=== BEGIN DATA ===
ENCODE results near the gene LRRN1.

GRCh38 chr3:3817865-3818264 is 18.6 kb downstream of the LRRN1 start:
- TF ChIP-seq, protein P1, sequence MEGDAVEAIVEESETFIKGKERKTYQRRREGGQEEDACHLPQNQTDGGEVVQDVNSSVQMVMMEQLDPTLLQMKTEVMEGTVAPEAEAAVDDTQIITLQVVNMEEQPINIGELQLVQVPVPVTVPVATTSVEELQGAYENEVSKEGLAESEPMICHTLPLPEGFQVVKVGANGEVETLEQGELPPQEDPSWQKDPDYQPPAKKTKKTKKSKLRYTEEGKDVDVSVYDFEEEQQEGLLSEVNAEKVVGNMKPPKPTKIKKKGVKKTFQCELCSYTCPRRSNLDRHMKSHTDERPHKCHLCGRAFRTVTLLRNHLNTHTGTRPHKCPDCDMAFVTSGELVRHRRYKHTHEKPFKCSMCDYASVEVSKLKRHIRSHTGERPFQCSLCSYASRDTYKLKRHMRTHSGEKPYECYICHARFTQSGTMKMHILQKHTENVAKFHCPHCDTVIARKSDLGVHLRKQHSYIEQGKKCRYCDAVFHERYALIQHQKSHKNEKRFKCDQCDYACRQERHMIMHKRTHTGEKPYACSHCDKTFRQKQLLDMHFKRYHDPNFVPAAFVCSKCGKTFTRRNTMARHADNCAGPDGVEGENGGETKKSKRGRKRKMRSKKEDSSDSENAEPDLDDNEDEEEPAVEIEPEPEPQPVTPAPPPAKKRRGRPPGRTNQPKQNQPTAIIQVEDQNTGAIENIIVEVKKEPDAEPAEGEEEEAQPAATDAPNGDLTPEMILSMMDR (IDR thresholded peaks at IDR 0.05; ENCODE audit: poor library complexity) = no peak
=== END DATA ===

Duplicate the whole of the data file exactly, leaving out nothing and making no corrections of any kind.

ENCODE results near the gene LRRN1.

GRCh38 chr3:3817865-3818264 is 18.6 kb downstream of the LRRN1 start:
- TF ChIP-seq, protein P1, sequence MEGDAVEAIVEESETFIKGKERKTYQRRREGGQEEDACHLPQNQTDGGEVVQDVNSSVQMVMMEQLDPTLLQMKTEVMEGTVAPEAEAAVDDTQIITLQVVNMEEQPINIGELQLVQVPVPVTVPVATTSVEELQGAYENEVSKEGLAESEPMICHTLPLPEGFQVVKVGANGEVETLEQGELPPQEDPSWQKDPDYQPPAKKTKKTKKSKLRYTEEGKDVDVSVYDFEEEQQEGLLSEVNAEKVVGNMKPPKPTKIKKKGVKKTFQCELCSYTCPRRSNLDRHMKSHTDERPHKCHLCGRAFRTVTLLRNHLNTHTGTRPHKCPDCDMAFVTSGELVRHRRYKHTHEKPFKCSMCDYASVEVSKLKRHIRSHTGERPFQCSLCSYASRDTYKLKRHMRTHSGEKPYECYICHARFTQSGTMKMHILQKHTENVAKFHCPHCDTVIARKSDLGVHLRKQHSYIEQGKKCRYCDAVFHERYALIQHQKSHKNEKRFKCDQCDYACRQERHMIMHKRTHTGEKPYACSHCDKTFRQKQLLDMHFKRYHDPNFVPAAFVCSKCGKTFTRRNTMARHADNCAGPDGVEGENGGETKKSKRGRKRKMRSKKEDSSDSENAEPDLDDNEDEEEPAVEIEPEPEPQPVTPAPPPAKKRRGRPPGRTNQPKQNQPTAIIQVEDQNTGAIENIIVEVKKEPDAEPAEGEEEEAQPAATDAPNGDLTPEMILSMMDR (IDR thresholded peaks at IDR 0.05; ENCODE audit: poor library complexity) = no peak